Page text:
Gate on Haverford College Campus Linked to Black Architectural Pioneer Julian Abele
Filed in African-American History on January 26, 2016
Last month, JBHE published a post noting the accomplishments of Julian Frances Abele (1881-1950), the architect who designed many of the classic buildings on the campus of Duke University in Durham, North Carolina. The first African American to graduate from the Graduate School of Fine Arts at the University of Pennsylvania, Abele’s role in designing the Duke campus did not become widely known until 1988.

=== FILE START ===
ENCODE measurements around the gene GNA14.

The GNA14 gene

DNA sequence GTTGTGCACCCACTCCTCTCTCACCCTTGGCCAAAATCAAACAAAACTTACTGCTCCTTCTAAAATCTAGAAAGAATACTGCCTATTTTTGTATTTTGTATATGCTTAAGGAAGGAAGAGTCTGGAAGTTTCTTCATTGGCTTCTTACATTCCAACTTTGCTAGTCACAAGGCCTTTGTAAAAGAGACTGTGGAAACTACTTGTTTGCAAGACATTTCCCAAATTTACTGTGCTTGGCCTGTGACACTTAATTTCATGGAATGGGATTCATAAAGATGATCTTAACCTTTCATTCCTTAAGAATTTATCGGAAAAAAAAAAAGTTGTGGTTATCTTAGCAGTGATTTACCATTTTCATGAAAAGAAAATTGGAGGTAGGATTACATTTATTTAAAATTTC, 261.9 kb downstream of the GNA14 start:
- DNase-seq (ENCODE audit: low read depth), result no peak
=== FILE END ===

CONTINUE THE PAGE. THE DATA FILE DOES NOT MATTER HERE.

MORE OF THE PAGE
Now, new research by a faculty member at Haverford College in Pennsylvania, has found that one of Abele’s first creations was the Edward B. Conklin Gate of Haverford College on Railroad Avenue. Abele designed the gate while he was still a student at the University of Pennsylvania. The gate was named after a member of the Class of 1899, who died a year after earning his degree.
A 1999 campus survey of Haverford said that the designer of the gate was “unidentified.” But William Earle Williams, the Audrey A. and John L. Dusseau Professor in the Humanities at Haverford, discovered the identity of designer while conducting research on Adele for a ceremony honoring the architect at the Abington campus of Pennsylvania State University.
Professor Williams is a graduate of Hamilton College in Clinton, New York, and holds a master of fine arts degree from the Yale University School of Art.